Architect Massimiliano Fuksas and his wife Doriana, also a designer, split their time between Paris and Rome. 

Architect Massimiliano Fuksas and his wife Doriana, also a designer, split their time between Paris and Rome. 

Naturally, architect David Chipperfield's Berlin home is as restrained as the commissions that have made him world renowned. 

Naturally, architect David Chipperfield's Berlin home is as restrained as the commissions that have made him world renowned. 

"First his studio, then his home. David Chipperfield chose Berlin, after the city commissioned him to rebuild the Neues Museum in 1997. It is in the same neighborhood, Mitte. In the courtyard that contains both his house and his studio, Chipperfield also designed a canteen, a place where locals meet. The house is built of concrete, with large windows overlooking the street and the courtyard. It contains a few ’50s and ‘60s Italian furnishings, and two colours. The green of a velvet sofa and the orange of a bookcase that divides the space between the kitchen and the sitting room."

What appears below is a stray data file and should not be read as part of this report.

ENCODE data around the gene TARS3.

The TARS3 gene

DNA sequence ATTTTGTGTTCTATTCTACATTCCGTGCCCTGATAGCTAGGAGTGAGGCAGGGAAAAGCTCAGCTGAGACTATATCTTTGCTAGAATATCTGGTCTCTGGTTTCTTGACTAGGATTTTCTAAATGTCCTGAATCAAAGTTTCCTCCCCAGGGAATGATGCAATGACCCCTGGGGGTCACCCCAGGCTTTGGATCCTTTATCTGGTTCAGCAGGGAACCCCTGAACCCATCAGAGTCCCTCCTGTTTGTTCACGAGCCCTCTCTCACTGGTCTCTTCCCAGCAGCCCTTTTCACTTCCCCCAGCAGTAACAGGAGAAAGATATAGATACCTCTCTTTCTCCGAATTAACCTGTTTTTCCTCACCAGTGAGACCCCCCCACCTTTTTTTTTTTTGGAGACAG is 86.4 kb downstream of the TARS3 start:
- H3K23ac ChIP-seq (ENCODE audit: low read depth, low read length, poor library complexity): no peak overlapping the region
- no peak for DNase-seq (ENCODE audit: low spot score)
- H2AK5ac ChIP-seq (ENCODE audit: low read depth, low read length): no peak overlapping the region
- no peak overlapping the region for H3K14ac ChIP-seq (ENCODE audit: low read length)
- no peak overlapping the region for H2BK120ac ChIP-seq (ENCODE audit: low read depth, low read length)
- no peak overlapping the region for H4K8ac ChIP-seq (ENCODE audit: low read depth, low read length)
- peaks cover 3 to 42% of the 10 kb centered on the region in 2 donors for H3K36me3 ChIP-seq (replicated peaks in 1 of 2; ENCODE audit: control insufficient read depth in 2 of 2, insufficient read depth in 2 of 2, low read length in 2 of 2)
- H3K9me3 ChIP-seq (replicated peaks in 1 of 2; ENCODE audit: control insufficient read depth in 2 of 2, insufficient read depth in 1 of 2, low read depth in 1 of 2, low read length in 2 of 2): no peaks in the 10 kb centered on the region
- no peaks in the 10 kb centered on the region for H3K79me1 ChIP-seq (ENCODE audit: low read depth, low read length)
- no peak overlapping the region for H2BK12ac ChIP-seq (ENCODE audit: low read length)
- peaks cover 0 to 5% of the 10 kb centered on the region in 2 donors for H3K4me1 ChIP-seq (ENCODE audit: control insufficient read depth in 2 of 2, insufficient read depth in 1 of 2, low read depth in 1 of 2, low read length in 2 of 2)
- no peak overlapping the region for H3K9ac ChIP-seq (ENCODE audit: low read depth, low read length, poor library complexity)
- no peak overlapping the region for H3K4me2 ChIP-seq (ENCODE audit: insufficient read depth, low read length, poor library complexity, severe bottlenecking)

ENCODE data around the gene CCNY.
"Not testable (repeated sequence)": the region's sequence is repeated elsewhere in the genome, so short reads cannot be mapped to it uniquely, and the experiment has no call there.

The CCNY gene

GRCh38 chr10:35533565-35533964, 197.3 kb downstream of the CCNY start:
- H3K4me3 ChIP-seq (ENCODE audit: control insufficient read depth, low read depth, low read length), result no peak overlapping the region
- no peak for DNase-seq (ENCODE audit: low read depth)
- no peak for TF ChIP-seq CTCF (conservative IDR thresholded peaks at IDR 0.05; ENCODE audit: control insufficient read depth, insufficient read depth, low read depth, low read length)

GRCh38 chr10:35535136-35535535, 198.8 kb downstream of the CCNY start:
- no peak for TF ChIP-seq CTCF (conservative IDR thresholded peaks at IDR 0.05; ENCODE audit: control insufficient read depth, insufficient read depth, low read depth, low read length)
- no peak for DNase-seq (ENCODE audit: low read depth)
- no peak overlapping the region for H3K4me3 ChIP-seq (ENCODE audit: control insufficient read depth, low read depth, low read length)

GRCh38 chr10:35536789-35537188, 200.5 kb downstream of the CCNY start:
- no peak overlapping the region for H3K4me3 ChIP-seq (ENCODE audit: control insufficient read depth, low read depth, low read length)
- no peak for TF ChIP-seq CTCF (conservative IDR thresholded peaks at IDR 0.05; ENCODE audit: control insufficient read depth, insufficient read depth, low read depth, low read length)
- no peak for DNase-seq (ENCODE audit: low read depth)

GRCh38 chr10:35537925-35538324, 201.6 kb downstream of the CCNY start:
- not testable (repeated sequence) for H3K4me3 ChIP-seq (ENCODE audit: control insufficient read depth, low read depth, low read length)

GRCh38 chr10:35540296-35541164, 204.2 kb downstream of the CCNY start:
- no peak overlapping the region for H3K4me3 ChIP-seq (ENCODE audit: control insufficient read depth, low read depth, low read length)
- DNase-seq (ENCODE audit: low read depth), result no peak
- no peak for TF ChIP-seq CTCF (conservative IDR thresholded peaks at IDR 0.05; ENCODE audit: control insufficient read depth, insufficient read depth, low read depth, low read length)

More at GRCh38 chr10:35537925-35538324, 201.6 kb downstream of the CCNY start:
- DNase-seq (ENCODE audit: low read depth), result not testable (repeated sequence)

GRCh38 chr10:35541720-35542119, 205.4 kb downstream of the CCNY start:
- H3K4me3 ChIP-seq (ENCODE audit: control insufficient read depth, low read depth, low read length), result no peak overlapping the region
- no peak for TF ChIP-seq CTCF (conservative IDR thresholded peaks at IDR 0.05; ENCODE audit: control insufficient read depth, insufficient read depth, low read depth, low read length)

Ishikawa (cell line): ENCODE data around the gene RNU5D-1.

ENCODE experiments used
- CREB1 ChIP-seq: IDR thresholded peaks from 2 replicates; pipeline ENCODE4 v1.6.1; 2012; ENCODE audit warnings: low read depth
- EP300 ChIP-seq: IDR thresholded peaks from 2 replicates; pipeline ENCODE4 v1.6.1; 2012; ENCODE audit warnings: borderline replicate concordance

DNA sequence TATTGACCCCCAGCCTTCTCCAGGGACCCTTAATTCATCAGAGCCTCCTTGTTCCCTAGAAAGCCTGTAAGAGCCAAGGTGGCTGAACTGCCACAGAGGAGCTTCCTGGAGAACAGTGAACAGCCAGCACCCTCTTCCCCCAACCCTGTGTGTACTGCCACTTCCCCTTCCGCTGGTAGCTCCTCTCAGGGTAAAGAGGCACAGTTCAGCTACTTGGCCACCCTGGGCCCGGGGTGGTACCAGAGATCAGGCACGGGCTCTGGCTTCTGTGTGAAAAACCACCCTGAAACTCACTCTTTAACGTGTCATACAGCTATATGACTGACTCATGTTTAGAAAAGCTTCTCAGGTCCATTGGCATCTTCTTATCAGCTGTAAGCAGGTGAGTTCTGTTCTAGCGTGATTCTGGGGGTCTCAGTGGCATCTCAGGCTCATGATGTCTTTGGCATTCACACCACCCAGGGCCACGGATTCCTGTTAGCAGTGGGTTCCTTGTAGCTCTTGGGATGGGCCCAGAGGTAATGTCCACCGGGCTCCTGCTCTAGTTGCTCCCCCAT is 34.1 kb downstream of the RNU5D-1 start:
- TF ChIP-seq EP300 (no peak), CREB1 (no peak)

"First his studio, then his home. David Chipperfield chose Berlin, after the city commissioned him to rebuild the Neues Museum in 1997. It is in the same neighborhood, Mitte. In the courtyard that contains both his house and his studio, Chipperfield also designed a canteen, a place where locals meet. The house is built of concrete, with large windows overlooking the street and the courtyard. It contains a few ’50s and ‘60s Italian furnishings, and two colours. The green of a velvet sofa and the orange of a bookcase that divides the space between the kitchen and the sitting room."